Gastric emptying study procedure

To prepare the solid meal, the liquid egg whites are poured into a bowl, mixed with 0.5 to 1 mCi 99Tc sulfur colloid and cooked in a nonstick frying pan or microwave (note, simply adding the sulfur colloid after cooking the egg whites will result in poor labeling and lead to spurious measurements). The egg and radiopharmaceutical mixture should be stirred once or twice during cooking and cooked until it reaches the consistency of an omelet. The bread is toasted, jelly is spread on the toast, and a sandwich is made of the jellied bread and cooked egg mixture 11). The meal should be consumed within 10 minutes, and imaging commences.

In addition to standardizing the meal, the consensus guidelines released in 2008 standardized the imaging and interpretation, endorsing a protocol developed in 2000 by Tougas and colleagues 12). This simplified methodology for solid gastric emptying study requires 1-minute images be acquired at only 4 time points: immediately after meal ingestion and at 1, 2, and 4 hours with an optional fifth time point at 30-minutes which can be helpful in the assessment of rapid gastric emptying.

The images are ideally acquired simultaneously in the anterior and posterior projections using a dual-head gamma camera with field-of-view encompassing the entire stomach as well as the distal esophagus and proximal small bowel. If a dual-head gamma camera is not available, sequential anterior and then posterior images from a single-head gamma camera is an acceptable technique. The counts in the stomach are then measured by drawing a region-of-interest (ROI) around the stomach. Using the first time point (T=0) as the baseline (which includes all activity, to include any which has already traversed the stomach), the amount of activity retained in the stomach at each subsequent time point can be calculated using the geometric mean with decay correction and compared to validated normal values.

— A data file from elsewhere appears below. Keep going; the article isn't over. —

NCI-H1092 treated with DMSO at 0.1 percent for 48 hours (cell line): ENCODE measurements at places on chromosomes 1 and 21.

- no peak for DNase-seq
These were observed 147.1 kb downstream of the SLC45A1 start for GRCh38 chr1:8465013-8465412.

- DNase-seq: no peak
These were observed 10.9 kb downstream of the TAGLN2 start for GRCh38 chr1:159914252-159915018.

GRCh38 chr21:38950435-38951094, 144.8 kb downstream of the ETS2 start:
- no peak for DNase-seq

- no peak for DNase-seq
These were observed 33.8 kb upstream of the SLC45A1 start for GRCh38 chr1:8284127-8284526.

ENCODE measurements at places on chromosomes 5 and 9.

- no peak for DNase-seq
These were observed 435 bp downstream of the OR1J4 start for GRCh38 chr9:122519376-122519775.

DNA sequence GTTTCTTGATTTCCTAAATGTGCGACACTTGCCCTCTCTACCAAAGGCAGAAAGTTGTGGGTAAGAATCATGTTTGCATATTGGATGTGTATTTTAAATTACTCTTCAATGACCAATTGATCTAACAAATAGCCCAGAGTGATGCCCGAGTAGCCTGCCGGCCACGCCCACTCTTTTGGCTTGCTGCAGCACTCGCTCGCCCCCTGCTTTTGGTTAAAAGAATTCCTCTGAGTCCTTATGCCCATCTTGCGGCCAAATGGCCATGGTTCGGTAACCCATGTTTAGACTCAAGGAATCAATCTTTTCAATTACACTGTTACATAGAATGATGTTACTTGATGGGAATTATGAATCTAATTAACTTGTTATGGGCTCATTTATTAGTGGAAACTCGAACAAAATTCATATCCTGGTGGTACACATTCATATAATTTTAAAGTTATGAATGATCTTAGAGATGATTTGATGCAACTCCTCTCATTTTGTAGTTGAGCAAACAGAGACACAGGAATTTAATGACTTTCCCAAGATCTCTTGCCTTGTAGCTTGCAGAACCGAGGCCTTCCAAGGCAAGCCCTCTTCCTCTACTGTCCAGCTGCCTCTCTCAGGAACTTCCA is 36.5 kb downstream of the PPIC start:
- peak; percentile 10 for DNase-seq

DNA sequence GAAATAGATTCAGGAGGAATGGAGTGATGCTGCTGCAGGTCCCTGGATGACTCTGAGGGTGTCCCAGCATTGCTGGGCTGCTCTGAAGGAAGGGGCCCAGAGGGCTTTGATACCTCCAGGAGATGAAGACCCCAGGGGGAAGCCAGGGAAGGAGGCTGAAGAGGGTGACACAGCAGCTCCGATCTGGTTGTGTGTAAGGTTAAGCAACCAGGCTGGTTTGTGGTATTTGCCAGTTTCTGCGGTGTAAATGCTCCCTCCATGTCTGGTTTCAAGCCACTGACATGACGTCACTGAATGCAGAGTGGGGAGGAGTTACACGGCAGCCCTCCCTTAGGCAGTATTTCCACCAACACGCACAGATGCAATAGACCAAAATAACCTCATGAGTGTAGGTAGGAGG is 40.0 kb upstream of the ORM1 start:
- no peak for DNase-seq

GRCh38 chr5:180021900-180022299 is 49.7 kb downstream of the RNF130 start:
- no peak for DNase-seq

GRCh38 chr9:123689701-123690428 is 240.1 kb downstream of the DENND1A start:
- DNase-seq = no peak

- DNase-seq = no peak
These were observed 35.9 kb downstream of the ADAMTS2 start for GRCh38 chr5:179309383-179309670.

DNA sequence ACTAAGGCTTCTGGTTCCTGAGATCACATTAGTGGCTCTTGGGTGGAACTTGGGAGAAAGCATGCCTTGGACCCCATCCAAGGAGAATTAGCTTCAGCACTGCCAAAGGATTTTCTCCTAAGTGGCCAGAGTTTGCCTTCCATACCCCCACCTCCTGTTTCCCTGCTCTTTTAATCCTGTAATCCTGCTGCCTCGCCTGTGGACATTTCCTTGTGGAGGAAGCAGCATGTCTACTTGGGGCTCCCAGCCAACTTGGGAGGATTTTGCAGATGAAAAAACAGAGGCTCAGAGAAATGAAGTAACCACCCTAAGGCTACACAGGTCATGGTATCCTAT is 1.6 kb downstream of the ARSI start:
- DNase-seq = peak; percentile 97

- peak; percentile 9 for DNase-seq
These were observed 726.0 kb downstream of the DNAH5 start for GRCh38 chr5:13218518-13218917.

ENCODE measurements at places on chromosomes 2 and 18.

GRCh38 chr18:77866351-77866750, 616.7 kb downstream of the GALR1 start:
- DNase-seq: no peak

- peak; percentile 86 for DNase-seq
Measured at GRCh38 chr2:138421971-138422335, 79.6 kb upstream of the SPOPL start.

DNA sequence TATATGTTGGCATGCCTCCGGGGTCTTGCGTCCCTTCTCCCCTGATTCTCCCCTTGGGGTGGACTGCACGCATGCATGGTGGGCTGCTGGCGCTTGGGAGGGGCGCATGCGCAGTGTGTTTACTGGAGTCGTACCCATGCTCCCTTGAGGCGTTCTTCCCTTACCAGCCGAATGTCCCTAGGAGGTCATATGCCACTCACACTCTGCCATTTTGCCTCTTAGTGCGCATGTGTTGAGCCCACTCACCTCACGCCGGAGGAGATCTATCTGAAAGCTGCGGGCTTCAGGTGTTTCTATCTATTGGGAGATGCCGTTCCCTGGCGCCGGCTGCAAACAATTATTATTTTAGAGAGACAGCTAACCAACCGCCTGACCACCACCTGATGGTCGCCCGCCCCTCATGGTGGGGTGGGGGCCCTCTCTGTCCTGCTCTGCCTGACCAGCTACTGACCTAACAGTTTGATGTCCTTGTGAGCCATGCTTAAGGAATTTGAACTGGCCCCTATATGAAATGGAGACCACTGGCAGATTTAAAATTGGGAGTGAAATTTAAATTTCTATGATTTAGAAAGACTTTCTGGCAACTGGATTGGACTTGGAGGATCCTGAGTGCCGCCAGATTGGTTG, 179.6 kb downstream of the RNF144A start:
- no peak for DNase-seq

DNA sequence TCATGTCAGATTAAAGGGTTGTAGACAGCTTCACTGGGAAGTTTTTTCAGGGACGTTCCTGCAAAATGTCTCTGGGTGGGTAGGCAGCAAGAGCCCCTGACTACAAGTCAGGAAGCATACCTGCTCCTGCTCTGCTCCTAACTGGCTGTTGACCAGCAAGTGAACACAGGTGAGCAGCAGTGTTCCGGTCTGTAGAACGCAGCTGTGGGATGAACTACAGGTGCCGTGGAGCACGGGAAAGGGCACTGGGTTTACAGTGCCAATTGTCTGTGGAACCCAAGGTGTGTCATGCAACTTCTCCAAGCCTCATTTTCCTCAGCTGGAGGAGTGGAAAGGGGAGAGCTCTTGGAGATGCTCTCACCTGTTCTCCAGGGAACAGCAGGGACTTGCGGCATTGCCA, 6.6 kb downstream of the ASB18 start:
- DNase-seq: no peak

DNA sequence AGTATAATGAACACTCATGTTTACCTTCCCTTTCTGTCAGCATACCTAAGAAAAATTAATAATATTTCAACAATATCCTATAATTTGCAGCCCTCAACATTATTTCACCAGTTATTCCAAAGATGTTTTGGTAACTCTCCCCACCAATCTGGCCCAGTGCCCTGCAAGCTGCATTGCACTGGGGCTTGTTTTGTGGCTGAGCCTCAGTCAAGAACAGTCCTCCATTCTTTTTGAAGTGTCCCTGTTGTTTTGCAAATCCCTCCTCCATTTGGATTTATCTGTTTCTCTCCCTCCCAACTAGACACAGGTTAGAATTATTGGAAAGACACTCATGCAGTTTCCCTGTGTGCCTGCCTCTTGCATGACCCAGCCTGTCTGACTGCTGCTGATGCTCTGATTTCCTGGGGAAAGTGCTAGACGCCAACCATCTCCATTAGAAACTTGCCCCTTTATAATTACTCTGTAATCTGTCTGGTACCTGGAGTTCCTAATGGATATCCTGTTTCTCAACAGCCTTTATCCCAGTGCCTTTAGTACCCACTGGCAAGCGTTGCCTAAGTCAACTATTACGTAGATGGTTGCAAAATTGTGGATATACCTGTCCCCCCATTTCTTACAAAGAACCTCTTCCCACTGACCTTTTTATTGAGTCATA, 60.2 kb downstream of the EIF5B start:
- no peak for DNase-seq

Gastric emptying study results

The published normal values are 13):

  • Thirty minutes: Greater than or equal to 70% meal retention
  • One hour: 30% to 90% meal retention
  • Two hours: Less than or equal to 60% meal retention
  • Four hours: Less than or equal to 10% meal retention